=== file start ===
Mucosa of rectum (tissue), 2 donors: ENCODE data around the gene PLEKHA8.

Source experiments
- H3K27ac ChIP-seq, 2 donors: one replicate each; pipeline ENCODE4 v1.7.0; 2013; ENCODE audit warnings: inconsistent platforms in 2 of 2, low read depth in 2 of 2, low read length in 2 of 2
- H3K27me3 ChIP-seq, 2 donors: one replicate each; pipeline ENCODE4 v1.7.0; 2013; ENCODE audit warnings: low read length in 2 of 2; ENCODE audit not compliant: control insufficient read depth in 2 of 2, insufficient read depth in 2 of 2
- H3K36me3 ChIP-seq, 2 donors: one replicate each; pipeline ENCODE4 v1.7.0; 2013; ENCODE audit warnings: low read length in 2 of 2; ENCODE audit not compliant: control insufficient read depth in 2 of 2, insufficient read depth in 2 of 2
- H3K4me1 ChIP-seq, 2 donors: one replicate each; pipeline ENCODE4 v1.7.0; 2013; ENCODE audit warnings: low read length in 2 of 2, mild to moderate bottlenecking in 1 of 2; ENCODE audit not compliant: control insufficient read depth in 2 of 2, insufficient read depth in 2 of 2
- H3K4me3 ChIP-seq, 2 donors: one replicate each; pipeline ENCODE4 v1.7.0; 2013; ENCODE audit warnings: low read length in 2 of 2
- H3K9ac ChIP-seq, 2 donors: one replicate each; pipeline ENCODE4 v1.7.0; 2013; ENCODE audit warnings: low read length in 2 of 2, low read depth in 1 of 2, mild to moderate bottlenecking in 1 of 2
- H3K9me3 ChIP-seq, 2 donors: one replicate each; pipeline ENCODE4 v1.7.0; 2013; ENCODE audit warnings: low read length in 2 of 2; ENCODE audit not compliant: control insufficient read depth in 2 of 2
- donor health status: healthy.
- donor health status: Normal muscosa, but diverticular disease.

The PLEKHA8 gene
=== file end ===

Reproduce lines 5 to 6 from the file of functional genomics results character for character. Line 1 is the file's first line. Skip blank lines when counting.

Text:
- H3K36me3 ChIP-seq, 2 donors: one replicate each; pipeline ENCODE4 v1.7.0; 2013; ENCODE audit warnings: low read length in 2 of 2; ENCODE audit not compliant: control insufficient read depth in 2 of 2, insufficient read depth in 2 of 2
- H3K4me1 ChIP-seq, 2 donors: one replicate each; pipeline ENCODE4 v1.7.0; 2013; ENCODE audit warnings: low read length in 2 of 2, mild to moderate bottlenecking in 1 of 2; ENCODE audit not compliant: control insufficient read depth in 2 of 2, insufficient read depth in 2 of 2